I have a few suggestions from constituents related to this legislation.

It is a wonderful thing that we are removing criminal offences for five grams and under for young Canadians. My constituents are certainly skeptical of the value of any criminal records or criminal charges and the use of the criminal law for possession at all.

On the sale to minors, there is obviously an incongruity between the sale of alcohol to minors and the sale of cannabis to minors. A number of constituents have raised this, and it is not to be part of this legislation, but forward-looking record suspensions and amnesty.

I will end where I began. Once we pass the legislation, it is important to undo the past injustices of this incredibly outdated law and to suspend the criminal records of any Canadian affected by a possession charge and a record. This was part of the original Liberal Party of Canada policy resolution, and we should certainly see that policy through.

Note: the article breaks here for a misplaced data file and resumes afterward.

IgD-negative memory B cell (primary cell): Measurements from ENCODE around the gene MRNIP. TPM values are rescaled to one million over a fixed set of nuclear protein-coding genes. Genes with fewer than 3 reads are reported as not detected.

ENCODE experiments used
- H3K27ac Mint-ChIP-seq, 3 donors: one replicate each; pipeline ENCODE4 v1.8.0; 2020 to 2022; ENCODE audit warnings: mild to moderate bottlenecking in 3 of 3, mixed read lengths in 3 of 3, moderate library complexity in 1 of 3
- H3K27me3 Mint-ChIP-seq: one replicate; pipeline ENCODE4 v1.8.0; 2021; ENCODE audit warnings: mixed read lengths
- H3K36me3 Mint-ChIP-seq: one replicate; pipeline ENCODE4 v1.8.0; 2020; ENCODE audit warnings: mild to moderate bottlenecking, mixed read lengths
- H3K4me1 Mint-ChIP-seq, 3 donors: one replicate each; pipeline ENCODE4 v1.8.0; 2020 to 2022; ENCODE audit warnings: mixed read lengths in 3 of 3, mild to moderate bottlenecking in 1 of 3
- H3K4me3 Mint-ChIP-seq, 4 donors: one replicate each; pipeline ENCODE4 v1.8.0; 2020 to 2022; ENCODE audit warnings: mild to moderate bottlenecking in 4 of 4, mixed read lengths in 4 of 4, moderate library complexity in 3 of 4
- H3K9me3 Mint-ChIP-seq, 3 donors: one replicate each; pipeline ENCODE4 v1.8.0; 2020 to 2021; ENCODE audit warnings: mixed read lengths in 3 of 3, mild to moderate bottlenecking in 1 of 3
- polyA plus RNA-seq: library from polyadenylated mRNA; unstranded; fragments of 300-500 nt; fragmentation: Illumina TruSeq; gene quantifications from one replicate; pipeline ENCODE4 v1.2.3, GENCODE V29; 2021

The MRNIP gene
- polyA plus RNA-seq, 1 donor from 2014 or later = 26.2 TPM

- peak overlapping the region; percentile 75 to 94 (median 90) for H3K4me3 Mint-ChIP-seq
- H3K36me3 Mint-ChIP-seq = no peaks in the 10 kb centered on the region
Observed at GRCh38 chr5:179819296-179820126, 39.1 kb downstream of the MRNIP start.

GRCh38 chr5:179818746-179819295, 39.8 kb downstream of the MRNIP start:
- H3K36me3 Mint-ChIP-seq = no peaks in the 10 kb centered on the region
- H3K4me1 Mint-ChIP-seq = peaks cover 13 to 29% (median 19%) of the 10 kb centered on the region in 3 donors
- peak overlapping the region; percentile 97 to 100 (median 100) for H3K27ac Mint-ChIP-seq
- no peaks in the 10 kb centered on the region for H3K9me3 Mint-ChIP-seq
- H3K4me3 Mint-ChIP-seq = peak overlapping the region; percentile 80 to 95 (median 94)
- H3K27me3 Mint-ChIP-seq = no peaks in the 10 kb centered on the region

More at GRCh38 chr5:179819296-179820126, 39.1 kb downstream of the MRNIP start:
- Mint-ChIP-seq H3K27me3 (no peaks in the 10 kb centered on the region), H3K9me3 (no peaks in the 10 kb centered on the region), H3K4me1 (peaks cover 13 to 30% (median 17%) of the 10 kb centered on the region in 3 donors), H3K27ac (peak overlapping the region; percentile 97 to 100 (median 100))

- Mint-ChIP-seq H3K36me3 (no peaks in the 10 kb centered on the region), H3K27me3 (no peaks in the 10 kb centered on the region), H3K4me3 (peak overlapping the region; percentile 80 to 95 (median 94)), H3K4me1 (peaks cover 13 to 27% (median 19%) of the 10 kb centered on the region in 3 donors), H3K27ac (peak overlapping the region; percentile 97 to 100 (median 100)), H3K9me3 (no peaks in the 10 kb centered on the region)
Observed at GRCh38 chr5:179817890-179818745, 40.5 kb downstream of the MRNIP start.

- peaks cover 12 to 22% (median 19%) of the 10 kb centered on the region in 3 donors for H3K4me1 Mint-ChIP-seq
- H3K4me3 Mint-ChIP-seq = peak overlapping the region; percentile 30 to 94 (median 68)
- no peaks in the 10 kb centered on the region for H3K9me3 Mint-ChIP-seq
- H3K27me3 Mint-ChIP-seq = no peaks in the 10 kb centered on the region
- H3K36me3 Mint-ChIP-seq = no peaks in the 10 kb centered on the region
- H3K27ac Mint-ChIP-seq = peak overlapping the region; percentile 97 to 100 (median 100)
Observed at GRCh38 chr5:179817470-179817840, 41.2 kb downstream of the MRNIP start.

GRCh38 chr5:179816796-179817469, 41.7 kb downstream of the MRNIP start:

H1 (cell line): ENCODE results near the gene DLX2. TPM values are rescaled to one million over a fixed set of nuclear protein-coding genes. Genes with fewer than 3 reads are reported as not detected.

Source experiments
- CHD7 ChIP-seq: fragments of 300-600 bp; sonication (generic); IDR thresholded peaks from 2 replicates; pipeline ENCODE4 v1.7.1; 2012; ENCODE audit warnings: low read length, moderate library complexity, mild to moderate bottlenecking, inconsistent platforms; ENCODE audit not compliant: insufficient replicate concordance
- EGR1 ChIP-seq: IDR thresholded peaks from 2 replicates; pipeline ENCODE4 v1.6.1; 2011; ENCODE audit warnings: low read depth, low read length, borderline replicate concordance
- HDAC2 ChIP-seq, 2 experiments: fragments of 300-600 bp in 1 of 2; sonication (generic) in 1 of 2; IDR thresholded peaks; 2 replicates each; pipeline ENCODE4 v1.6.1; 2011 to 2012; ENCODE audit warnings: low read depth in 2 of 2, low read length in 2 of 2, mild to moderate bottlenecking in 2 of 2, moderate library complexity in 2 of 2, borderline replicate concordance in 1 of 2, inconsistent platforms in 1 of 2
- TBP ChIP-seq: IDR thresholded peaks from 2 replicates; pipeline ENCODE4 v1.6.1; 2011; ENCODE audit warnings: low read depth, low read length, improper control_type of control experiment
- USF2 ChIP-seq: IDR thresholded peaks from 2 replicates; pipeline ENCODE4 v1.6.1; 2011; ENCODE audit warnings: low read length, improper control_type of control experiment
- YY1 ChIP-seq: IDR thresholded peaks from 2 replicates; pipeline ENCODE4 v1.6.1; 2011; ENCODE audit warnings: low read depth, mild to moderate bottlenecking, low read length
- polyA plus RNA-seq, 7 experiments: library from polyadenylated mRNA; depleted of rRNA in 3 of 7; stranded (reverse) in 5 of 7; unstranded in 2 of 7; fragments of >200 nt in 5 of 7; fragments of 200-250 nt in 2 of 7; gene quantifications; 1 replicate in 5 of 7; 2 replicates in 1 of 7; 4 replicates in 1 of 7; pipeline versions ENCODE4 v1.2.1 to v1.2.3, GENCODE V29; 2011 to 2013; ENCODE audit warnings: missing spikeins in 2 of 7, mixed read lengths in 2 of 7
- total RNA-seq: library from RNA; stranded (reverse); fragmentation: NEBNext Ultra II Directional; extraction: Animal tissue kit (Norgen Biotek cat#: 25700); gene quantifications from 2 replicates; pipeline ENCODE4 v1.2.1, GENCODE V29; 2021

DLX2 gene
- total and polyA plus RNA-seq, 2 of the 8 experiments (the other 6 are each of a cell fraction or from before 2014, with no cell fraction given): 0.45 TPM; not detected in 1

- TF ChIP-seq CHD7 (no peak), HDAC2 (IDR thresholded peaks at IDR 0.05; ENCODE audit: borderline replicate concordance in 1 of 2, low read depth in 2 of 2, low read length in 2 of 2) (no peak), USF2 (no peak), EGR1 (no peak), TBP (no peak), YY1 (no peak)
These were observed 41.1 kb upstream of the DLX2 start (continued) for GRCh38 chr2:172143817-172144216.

I have a few comments on the idea that it is driven by dollars, which I have heard from my Conservative colleagues from the other side. We have been very clear that this is not a revenue driven approach, as it largely was to varying degrees in Colorado, but it is a public health approach. We are not looking to maximize revenues; we are looking to undercut the black market. Where we do take in revenue at the federal level, we plan to spend it on treatment and education.

When it comes to the social harms of cannabis, and I cannot emphasize this enough for my Conservative colleagues on the other side, we can take as just one example the potential social harms of cannabis versus a substance like alcohol. We know from the large literature review from the National Academy of Sciences that there are obvious risks for women consuming cannabis during pregnancy. We also know, though, that fetal alcohol syndrom is incredibly costly to our society. Three thousand Canadians a year are affected by this, yet I do not hear anyone in the House proposing a criminal law or ticketing option related to alcohol. We know the answer is regulation and education, and that is exactly what the legislation proposes.